Press Release; 26 August, 2016
African Heads of State and Partners Mobilize around Plans for Universal Health Coverage to Achieve 2030 Sustainable Development Goals
NAIROBI, Kenya, August 26, 2016—Today at the Sixth Tokyo International Conference on African Development (TICAD-VI), African heads of state and partners vowed to accelerate progress toward universal health coverage (UHC) in Africa. To help countries implement their health reforms, the World Bank and the Global Fund to Fight AIDS, TB and Malaria (Global Fund) committed to invest $24 billion in Africa over the next three to five years.
The announcement was made ahead of the two-day TICAD conference, which is Japan’s flagship program for African development. One of the focal points at this year’s conference is expanding UHC in Africa.
“African countries can become more competitive in the global economy by making several strategic investments, including investing more in their people, their most prized resource,” said Jim Yong Kim, President of the World Bank Group. “A critical part of this commitment is to accelerate progress on universal health coverage—ensuring that everyone, everywhere has the opportunity to live a healthy and productive life.”
The World Bank and the World Health Organization (WHO), together with the government of Japan, Japan International Cooperation Agency, the Global Fund, and the African Development Bank also launched UHC in Africa: A Framework for Action, which provides a big-picture view of UHC in the region and identifies key areas that will be critical to achieving better health outcomes, such as financing, service delivery, targeting vulnerable populations, mobilizing critical sectors and political leadership.
“At the G7 Ise-Shima Summit in May, bearing this TICAD in mind, I took initiative in leading the discussion on reinforcing the global health architecture, which will strengthen responses to public health emergencies, and on promoting UHC, which will also contribute to crisis preparedness,” said Shinzo Abe, Prime Minister of Japan. “‘UHC in Africa’ will present guidelines and concrete framework for action that will serve as references for achieving UHC under the ownership of respective countries, as well as by cooperation among the international society.”
The funding announcements by the World Bank and Global Fund are one of several steps in the years ahead toward UHC in Africa. To that end, the government of Japan will support the World Bank and WHO’s annual report to track UHC progress in Africa. The World Bank and WHO have agreed to hold in 2017 in Tokyo a high-level annual meeting on monitoring progress toward UHC in Africa.
Through its International Bank for Reconstruction and Development and International Development Association windows, the World Bank Group expects to contribute $15 billion in the next five years to investments that are critical to UHC, including through the Global Financing Facility, the Power of Nutrition, early childhood development, pandemic preparedness, targeting the poor, crisis preparedness and response, and leveraging the private sector. The commitment assumes a successful IDA 18 replenishment.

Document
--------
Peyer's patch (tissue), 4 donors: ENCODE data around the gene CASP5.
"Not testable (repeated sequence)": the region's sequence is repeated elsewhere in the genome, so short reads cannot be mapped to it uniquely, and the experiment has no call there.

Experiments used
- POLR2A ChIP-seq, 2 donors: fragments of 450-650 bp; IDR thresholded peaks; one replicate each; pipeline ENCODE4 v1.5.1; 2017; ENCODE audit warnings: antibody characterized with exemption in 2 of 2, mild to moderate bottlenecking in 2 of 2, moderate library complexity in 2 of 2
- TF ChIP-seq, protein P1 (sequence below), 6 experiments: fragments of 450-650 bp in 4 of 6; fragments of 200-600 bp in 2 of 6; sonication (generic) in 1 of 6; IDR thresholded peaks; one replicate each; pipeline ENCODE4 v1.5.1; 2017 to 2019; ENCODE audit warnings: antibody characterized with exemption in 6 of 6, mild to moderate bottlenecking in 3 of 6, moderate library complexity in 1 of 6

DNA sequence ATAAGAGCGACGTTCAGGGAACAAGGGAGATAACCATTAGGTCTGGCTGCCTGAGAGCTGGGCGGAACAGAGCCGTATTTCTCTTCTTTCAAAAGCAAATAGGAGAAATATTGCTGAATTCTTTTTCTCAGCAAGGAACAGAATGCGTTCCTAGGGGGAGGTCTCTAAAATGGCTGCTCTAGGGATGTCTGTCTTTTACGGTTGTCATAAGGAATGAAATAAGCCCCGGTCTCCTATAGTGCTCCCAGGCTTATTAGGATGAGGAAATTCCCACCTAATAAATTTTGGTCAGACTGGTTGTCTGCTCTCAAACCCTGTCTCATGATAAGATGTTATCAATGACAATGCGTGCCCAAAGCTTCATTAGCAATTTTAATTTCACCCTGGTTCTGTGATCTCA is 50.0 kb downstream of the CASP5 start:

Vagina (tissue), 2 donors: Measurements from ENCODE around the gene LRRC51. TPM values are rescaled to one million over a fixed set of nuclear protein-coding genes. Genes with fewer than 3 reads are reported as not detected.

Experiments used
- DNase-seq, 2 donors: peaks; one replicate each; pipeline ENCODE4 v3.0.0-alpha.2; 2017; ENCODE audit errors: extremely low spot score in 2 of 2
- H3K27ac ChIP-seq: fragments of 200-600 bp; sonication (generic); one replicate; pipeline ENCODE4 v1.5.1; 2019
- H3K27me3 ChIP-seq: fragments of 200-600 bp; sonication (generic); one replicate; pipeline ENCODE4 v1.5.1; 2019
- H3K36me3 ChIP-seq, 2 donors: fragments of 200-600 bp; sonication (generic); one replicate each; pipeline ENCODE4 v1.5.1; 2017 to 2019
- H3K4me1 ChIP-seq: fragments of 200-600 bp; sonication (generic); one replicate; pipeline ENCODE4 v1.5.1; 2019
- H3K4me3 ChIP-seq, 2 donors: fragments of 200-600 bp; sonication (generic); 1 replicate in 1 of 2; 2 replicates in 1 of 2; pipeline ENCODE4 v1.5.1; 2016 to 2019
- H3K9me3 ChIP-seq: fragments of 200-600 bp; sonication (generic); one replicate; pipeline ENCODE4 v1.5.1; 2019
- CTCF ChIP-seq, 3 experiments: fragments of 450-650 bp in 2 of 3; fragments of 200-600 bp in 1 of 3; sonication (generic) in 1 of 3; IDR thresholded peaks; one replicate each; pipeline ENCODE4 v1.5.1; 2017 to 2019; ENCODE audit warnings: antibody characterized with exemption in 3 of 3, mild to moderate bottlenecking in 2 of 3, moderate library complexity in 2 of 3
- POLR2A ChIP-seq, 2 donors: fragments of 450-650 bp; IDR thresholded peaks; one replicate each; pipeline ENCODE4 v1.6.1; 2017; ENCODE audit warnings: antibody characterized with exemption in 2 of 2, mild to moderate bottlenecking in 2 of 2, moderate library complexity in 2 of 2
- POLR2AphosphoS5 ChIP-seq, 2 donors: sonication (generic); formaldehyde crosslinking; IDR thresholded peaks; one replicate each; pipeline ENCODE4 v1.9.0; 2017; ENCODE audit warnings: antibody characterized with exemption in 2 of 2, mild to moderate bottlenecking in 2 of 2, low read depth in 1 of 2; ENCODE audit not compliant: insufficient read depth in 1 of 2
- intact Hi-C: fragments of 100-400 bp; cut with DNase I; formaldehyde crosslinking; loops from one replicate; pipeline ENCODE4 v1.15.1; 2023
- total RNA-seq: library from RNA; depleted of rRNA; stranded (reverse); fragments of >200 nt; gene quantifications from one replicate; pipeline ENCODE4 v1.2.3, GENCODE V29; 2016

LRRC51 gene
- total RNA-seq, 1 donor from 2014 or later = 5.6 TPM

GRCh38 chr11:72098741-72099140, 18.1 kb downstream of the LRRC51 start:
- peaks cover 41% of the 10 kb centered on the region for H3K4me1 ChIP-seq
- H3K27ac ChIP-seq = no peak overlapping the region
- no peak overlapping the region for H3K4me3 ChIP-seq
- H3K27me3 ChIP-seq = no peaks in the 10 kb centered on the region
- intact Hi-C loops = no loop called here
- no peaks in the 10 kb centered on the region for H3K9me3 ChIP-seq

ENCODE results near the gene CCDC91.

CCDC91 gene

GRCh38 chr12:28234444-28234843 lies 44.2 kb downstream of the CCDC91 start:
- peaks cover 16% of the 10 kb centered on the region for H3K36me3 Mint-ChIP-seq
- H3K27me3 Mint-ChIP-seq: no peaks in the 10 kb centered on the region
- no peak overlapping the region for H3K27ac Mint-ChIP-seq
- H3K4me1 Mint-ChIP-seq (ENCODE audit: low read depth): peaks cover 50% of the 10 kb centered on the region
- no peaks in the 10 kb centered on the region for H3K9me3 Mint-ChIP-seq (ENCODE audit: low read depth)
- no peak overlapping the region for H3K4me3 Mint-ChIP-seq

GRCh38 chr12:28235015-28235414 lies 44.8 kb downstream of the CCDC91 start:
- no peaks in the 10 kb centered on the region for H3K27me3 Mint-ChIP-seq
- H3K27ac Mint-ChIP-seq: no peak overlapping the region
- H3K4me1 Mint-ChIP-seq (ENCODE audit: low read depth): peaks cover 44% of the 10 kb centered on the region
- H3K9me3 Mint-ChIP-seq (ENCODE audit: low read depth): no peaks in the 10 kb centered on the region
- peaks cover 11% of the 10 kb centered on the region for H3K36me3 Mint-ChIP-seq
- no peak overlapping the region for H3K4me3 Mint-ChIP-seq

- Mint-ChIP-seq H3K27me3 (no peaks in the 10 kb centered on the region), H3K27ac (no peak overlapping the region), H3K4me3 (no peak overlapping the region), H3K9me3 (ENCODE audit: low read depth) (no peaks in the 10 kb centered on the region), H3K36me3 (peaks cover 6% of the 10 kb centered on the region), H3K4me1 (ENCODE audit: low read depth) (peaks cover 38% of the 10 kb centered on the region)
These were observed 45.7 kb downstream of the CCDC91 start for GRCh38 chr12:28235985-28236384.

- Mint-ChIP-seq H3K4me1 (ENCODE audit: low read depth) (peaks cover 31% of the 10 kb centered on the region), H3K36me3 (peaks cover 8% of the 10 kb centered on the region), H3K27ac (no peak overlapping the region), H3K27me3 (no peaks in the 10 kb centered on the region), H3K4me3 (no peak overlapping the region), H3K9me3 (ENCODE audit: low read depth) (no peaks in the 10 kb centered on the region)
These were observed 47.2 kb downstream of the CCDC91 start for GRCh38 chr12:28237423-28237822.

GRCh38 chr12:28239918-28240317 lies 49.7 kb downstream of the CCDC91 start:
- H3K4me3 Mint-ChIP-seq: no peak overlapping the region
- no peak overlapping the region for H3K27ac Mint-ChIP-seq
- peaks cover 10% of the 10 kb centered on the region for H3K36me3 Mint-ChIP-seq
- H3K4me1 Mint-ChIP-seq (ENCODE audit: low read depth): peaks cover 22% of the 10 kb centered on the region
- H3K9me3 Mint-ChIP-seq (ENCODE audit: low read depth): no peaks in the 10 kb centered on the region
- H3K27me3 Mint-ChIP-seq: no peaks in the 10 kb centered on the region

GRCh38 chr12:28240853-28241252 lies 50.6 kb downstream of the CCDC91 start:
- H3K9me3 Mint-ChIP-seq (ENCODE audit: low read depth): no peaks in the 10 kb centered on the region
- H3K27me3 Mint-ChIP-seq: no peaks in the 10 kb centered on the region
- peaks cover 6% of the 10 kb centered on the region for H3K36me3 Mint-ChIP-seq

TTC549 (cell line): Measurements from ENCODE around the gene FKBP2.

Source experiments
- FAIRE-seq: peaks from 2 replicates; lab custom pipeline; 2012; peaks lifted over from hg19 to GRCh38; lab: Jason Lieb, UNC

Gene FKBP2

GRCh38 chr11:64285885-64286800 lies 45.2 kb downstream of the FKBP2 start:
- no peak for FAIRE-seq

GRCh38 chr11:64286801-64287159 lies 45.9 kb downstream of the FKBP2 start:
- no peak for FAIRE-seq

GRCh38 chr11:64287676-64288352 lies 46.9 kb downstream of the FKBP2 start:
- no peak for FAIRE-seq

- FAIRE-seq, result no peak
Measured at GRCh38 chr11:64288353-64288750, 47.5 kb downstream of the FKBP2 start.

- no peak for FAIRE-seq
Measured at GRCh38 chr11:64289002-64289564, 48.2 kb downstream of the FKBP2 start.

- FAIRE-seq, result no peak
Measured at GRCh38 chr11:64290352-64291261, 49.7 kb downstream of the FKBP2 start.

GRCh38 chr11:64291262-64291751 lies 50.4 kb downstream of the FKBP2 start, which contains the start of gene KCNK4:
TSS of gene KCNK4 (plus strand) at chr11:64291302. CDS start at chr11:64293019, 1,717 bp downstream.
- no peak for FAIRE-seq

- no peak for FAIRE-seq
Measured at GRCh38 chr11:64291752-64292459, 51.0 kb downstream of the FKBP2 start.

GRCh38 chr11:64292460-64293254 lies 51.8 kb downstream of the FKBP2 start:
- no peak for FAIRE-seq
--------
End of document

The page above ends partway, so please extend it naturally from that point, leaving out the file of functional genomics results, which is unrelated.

The Global Fund’s $9 billion commitment for 2017 through 2019 includes $6 billion of investments in programs that treat and prevent HIV, TB and malaria, and also includes $3 billion of investments in systems for health such as strengthened procurement systems and supply chains, improved data quality and data management systems, and strengthened human resources for health. The commitment assumes a $13 billion Global Fund replenishment, which launches in September 2016.
“Reducing and preventing HIV, TB and malaria is critically important to alleviate the burden on health systems, but in order to accelerate universal health coverage and all of the health SDGs, we also are actively investing to build resilient and sustainable systems for health,” said Mark Dybul, Executive Director of the Global Fund to Fight AIDS, Tuberculosis and Malaria.
Although the evidence is clear that investing in health pays dividends for countries, challenges remain in the delivery and financing of health care.
“In 2014, African countries spent about $126 billion of domestic funding for health, and WHO estimates that an additional $65 to $115 billion in domestic funding can be mobilised annually over the next ten years,” said Margaret Chan, Director-General of the World Health Organization. “WHO is working with countries in Africa to generate those funds and help them shape the policies that will put them to best use.”
The World Bank Group, government of Japan and private sector partners recently launched the Pandemic Emergency Financing Facility, an innovative, fast-disbursing global financing mechanism designed to protect the world against deadly pandemics, which will create the first-ever insurance market for pandemic risk. It also will promote greater global and national investments in preparing for future outbreaks and strengthening national health systems.